It’s been said that being a fighter pilot is like being in a motorcycle gang — except your mother is still proud of you. In a vaguely related story, the Chapel community at Fort Rucker took an opportunity to integrate their faith with a “gang” of motorcycle riders in a local “fellowship ride.” One of the mentors, Dave Peterson, explained why faith meshes so neatly with the motorcycle “gang:”
Because we share so much in common, it bonds us. We live out our faith. We enjoy motorcycle riding and we enjoy being together and building those bonds of friendship and sharing the things that mean the most to us.
Peterson may not know it, but that is an appropriate description of the community of believers in the military, as well.
When Faith Takes Flight was written by Jim Walters, a Pastor, civilian flight instructor, and former US Air Force fighter pilot. Walters became a Christian in a military chapel in Vietnam, and was quickly taken under the wing of a Christian in a local military Bible study.
When Faith Takes Flight isn’t an autobiography or memoir, however; it is an instructional book on Christian doctrine. The author is both a faith instructor and a flight instructor, and both perspectives are evident throughout the book.
Each of the 10 chapters covers a basic Christian doctrinal element (the existence of God, sin, grace, the Bible, etc.). The chapters (or “lessons”) begin with a flight related story, draw an analogy to a Biblical concept, and then relate a Biblical lesson — complete with a “quiz” and questions for group discussion. Each lesson is, in many ways, a miniature sermon.
The book’s primary objective is to teach theological concepts using Read more
Michael Weinstein is truly the gift that keeps on giving. His latest attempt at infamy is to say that a red cross appearing on a military hospital’s emblem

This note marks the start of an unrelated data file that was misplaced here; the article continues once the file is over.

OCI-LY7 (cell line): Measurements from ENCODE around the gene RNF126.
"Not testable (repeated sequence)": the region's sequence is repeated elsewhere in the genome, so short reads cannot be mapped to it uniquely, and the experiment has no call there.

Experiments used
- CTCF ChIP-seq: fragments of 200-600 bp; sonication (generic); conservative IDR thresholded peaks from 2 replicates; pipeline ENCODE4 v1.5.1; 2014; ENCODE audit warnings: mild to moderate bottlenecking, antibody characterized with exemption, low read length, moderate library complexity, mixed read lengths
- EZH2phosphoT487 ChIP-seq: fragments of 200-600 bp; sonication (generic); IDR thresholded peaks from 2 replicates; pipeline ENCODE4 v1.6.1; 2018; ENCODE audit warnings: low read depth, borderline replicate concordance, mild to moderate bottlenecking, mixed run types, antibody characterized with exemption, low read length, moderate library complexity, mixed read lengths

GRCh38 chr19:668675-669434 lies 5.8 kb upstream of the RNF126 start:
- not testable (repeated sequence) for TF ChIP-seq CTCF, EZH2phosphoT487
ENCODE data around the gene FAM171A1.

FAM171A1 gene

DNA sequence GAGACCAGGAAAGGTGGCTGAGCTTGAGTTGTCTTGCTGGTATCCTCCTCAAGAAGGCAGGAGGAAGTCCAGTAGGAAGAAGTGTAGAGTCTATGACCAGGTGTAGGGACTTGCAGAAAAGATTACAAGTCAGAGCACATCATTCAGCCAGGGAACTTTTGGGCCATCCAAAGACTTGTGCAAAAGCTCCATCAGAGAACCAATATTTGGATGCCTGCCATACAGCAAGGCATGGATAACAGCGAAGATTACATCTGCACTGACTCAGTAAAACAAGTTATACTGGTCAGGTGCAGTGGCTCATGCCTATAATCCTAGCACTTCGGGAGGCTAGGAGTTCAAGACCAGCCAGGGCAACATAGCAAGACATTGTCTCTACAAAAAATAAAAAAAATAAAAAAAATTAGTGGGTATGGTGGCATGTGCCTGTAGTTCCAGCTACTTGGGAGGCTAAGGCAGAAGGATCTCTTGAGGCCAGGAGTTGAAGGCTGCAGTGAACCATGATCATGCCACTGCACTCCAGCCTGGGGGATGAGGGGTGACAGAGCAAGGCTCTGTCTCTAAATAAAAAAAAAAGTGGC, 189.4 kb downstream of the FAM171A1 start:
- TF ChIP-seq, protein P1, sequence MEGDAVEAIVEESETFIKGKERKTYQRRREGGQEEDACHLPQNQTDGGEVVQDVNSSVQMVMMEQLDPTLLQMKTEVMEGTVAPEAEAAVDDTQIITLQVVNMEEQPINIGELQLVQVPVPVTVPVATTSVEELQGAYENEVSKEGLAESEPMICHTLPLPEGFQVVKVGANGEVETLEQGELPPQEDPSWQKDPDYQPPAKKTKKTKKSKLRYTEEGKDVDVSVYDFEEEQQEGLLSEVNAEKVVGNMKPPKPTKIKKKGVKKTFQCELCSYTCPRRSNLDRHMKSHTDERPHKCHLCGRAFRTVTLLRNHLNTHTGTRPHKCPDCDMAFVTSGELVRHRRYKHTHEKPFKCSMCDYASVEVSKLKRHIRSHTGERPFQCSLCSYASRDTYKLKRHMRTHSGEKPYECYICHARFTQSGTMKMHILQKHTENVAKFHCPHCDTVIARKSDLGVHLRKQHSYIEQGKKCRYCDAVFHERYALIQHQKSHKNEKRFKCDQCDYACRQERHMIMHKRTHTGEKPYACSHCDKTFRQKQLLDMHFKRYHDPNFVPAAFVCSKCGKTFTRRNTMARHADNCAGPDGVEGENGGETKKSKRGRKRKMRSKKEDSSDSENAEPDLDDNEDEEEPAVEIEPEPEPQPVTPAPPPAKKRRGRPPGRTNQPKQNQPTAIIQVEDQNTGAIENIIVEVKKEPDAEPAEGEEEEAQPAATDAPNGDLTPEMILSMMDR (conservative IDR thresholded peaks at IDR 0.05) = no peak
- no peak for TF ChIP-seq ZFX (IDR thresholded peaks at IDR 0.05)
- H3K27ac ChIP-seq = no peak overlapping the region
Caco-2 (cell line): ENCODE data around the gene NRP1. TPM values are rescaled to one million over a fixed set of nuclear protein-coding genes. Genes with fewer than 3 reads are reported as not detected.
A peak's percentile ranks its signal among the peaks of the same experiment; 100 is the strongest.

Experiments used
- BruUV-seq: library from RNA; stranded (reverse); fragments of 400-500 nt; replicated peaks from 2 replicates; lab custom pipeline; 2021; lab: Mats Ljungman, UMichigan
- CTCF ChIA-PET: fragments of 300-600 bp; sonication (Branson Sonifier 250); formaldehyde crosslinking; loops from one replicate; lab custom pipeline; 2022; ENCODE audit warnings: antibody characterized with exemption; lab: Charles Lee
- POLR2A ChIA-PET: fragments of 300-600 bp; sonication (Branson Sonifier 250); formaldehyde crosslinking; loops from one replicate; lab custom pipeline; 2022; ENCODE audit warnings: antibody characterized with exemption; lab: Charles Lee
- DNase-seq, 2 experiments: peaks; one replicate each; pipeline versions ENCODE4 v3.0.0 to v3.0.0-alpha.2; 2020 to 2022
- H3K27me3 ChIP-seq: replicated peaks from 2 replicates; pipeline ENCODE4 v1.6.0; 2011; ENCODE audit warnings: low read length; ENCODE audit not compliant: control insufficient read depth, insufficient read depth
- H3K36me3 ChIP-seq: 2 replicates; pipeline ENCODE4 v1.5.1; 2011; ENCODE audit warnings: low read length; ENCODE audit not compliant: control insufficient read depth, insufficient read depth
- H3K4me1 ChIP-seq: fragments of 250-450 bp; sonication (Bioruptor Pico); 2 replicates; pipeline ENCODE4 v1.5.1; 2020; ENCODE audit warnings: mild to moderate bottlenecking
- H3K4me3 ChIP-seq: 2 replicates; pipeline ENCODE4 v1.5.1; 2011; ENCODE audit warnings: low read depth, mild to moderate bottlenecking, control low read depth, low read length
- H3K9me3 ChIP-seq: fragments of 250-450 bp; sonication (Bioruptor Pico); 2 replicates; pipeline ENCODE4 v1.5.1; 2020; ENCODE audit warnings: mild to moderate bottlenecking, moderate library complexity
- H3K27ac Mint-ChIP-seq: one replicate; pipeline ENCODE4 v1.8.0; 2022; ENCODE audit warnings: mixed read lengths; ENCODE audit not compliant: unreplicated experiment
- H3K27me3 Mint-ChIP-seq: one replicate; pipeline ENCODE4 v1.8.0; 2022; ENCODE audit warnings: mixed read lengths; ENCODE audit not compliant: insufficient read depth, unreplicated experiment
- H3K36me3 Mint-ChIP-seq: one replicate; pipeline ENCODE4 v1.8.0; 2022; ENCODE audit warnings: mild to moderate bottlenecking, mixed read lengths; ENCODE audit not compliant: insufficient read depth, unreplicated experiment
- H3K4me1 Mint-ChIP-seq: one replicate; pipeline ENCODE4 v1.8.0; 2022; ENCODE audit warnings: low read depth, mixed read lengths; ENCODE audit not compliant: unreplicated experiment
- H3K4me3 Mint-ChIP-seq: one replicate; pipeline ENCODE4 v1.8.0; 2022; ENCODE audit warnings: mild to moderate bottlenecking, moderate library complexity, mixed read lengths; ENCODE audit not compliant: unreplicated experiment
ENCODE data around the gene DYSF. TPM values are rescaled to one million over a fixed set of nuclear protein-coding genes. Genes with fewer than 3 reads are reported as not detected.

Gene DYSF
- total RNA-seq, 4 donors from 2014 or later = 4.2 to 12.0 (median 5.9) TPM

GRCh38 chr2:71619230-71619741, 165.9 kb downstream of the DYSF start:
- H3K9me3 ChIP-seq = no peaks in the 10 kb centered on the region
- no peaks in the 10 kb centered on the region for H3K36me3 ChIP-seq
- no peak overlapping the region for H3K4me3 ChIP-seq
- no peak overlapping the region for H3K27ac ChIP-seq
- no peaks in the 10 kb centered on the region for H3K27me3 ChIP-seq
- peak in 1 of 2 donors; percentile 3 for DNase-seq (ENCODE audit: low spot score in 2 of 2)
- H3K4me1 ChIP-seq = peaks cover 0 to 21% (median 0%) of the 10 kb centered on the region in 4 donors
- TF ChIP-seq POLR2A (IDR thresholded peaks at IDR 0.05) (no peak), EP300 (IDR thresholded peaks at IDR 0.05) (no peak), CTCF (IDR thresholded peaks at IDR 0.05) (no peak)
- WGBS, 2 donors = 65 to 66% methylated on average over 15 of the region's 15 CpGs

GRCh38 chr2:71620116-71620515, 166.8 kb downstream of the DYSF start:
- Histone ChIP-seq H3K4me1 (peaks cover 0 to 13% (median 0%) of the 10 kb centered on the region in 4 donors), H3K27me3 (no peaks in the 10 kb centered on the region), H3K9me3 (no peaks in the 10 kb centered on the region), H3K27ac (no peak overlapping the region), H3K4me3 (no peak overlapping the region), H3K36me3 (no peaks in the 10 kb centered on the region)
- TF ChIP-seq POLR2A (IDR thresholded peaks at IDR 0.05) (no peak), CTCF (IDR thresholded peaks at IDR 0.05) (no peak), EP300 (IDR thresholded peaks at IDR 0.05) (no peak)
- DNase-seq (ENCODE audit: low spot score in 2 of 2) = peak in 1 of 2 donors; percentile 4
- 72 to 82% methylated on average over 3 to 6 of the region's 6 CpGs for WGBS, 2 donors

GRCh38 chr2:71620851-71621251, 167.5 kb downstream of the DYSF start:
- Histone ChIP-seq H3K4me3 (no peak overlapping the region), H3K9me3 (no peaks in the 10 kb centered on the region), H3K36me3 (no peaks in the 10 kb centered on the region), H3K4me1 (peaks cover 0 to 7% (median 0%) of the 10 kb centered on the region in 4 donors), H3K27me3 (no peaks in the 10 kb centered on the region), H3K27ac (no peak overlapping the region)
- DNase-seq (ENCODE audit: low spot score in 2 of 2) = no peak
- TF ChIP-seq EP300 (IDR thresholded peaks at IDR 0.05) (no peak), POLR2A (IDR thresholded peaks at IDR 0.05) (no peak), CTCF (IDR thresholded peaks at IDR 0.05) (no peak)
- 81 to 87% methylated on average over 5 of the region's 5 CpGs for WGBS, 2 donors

violate[s] the constitutional requirement for separation of church and state and should be removed.
Apparently Weinstein has missed the long, international history of the cross in military medical use, as well as the US military’s equivalent treatment of Islam and Judaism that would allegedly “violate…separation of church and state,” pictured below.
Weinstein also objects to the emblem’s motto “pro deo et humanitate” or “for God and humanity,” despite the military’s description of the phrase as pre-dating Christianity.
The emblem in question is that of Evans Army Community Hospital at Fort Carson, near Colorado Springs.
During a wide-ranging interview with NBC’s Matt Lauer a few weeks ago, President Obama spoke once again of his family’s position regarding attending church regularly, or “joining” a particular church. In one of the more underreported comments, he singled out a military Chaplain for strong praise:
We love the chapel up in Camp David. It’s probably our favorite place to worship because it’s just family up at Camp David. There’s a wonderful chaplain up there who does just a great job.
It is rare enough for a military officer to get such stark praise Read more